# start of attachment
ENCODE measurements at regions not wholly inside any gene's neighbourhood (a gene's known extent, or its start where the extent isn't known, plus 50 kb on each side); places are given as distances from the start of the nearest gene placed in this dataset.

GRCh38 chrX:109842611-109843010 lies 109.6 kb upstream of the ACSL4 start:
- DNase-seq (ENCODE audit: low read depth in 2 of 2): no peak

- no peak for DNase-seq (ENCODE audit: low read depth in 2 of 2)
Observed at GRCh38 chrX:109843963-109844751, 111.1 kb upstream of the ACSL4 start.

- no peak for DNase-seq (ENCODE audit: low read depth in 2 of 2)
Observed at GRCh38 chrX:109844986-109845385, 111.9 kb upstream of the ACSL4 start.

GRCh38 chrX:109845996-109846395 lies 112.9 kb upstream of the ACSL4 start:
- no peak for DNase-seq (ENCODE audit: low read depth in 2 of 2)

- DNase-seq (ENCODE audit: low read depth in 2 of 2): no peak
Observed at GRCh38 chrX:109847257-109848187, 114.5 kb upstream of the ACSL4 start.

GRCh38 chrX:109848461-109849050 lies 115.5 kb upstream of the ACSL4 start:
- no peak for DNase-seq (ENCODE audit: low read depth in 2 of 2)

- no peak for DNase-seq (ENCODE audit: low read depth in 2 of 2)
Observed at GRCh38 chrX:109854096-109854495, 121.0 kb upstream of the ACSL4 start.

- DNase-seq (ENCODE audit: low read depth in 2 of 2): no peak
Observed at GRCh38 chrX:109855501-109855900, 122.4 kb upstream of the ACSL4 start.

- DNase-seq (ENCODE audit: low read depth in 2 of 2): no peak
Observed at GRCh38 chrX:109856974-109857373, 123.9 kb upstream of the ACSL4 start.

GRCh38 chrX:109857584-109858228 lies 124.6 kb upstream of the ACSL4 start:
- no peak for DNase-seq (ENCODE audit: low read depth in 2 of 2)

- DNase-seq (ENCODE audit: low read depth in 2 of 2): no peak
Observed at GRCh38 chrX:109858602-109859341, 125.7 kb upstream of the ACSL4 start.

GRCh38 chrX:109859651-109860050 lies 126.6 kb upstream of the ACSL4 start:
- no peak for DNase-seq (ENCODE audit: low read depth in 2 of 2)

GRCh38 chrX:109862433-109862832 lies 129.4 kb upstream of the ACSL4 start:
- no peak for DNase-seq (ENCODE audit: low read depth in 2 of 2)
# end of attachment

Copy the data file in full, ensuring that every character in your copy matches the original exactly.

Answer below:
ENCODE measurements at regions not wholly inside any gene's neighbourhood (a gene's known extent, or its start where the extent isn't known, plus 50 kb on each side); places are given as distances from the start of the nearest gene placed in this dataset.

GRCh38 chrX:109842611-109843010 lies 109.6 kb upstream of the ACSL4 start:
- DNase-seq (ENCODE audit: low read depth in 2 of 2): no peak

- no peak for DNase-seq (ENCODE audit: low read depth in 2 of 2)
Observed at GRCh38 chrX:109843963-109844751, 111.1 kb upstream of the ACSL4 start.

- no peak for DNase-seq (ENCODE audit: low read depth in 2 of 2)
Observed at GRCh38 chrX:109844986-109845385, 111.9 kb upstream of the ACSL4 start.

GRCh38 chrX:109845996-109846395 lies 112.9 kb upstream of the ACSL4 start:
- no peak for DNase-seq (ENCODE audit: low read depth in 2 of 2)

- DNase-seq (ENCODE audit: low read depth in 2 of 2): no peak
Observed at GRCh38 chrX:109847257-109848187, 114.5 kb upstream of the ACSL4 start.

GRCh38 chrX:109848461-109849050 lies 115.5 kb upstream of the ACSL4 start:
- no peak for DNase-seq (ENCODE audit: low read depth in 2 of 2)

- no peak for DNase-seq (ENCODE audit: low read depth in 2 of 2)
Observed at GRCh38 chrX:109854096-109854495, 121.0 kb upstream of the ACSL4 start.

- DNase-seq (ENCODE audit: low read depth in 2 of 2): no peak
Observed at GRCh38 chrX:109855501-109855900, 122.4 kb upstream of the ACSL4 start.

- DNase-seq (ENCODE audit: low read depth in 2 of 2): no peak
Observed at GRCh38 chrX:109856974-109857373, 123.9 kb upstream of the ACSL4 start.

GRCh38 chrX:109857584-109858228 lies 124.6 kb upstream of the ACSL4 start:
- no peak for DNase-seq (ENCODE audit: low read depth in 2 of 2)

- DNase-seq (ENCODE audit: low read depth in 2 of 2): no peak
Observed at GRCh38 chrX:109858602-109859341, 125.7 kb upstream of the ACSL4 start.

GRCh38 chrX:109859651-109860050 lies 126.6 kb upstream of the ACSL4 start:
- no peak for DNase-seq (ENCODE audit: low read depth in 2 of 2)

GRCh38 chrX:109862433-109862832 lies 129.4 kb upstream of the ACSL4 start:
- no peak for DNase-seq (ENCODE audit: low read depth in 2 of 2)